A Wakefield research study found that approximately 80 percent of adults use weekends to catch up on sleep lost during the week. A conscious failure to go to bed on time is not always the reason for this lack of shut-eye. Some people who struggle to get enough sleep have dyssomnia, a broad category of disorders that cause difficulty falling or staying asleep. Diagnosis of each disorder is a lengthy process that starts with medical consultation and leads to physical and psychological evaluations and treatment.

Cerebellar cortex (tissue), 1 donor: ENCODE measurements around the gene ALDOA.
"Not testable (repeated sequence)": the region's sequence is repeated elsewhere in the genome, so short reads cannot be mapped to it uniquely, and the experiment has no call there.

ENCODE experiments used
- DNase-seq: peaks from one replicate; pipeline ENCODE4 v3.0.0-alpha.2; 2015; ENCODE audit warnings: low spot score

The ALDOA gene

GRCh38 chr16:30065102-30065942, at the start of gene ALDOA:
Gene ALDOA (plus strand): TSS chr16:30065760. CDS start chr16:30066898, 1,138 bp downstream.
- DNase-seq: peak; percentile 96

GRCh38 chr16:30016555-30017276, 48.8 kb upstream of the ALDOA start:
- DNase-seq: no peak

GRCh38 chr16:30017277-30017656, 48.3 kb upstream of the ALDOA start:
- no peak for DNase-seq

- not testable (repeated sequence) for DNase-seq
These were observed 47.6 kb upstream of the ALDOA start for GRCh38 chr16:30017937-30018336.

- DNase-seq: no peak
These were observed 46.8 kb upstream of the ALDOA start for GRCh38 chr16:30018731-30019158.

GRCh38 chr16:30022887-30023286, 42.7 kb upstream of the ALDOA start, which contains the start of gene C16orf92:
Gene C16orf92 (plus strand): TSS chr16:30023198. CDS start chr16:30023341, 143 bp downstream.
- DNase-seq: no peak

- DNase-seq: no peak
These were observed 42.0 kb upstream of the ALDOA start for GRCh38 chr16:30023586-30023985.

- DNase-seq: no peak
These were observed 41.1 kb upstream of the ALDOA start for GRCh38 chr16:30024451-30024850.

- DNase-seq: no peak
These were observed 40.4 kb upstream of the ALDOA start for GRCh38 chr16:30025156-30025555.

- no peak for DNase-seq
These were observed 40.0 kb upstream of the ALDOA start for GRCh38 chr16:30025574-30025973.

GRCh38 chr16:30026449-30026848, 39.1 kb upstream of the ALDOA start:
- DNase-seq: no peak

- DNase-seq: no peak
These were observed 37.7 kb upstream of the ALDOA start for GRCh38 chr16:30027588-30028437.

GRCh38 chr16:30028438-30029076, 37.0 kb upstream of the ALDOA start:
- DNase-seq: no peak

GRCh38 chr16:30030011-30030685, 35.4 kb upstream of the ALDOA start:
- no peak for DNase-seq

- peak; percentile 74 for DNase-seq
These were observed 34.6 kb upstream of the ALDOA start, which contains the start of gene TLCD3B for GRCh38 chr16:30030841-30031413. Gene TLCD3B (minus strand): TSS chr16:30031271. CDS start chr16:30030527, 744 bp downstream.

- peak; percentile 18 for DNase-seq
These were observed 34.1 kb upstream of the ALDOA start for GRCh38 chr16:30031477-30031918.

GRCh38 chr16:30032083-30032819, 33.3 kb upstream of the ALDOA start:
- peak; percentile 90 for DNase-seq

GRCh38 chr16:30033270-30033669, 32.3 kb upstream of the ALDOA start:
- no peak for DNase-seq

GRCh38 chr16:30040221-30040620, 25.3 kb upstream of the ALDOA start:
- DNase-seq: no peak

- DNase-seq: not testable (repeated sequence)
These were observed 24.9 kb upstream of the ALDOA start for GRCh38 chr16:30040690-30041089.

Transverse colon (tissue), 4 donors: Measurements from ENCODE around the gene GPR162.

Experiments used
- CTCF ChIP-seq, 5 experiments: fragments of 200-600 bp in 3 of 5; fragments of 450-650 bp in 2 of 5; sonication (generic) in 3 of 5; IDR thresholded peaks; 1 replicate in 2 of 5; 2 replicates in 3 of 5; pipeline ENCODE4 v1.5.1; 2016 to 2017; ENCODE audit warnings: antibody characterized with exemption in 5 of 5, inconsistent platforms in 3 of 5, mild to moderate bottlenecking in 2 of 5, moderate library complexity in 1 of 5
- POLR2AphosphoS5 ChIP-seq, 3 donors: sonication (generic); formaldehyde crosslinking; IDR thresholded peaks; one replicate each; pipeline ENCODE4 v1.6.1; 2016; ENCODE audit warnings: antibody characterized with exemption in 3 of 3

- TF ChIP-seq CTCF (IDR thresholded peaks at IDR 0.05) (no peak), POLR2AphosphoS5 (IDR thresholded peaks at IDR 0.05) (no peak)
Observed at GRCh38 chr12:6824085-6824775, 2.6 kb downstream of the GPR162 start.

Insomnia is habitual sleeplessness. While it's common for everyone to experience trouble sleeping at times, excessive drowsiness and lack of energy from sleep problems that occur at least three times a week for at least three months signify chronic insomnia. One example is altitude insomnia, an intrinsic dyssomnia disorder. High altitudes reduce carbon dioxide levels, and the body doesn't use it to regulate breathing in the same way. During sleep, carbon dioxide levels drop to a certain level, and the drive to breathe turns off. When the body senses the drop in oxygen, breathing suddenly resumes, disturbing the sleep cycle. Experts suggest that increasing ambient oxygen levels with the help of a special device can improve restfulness.
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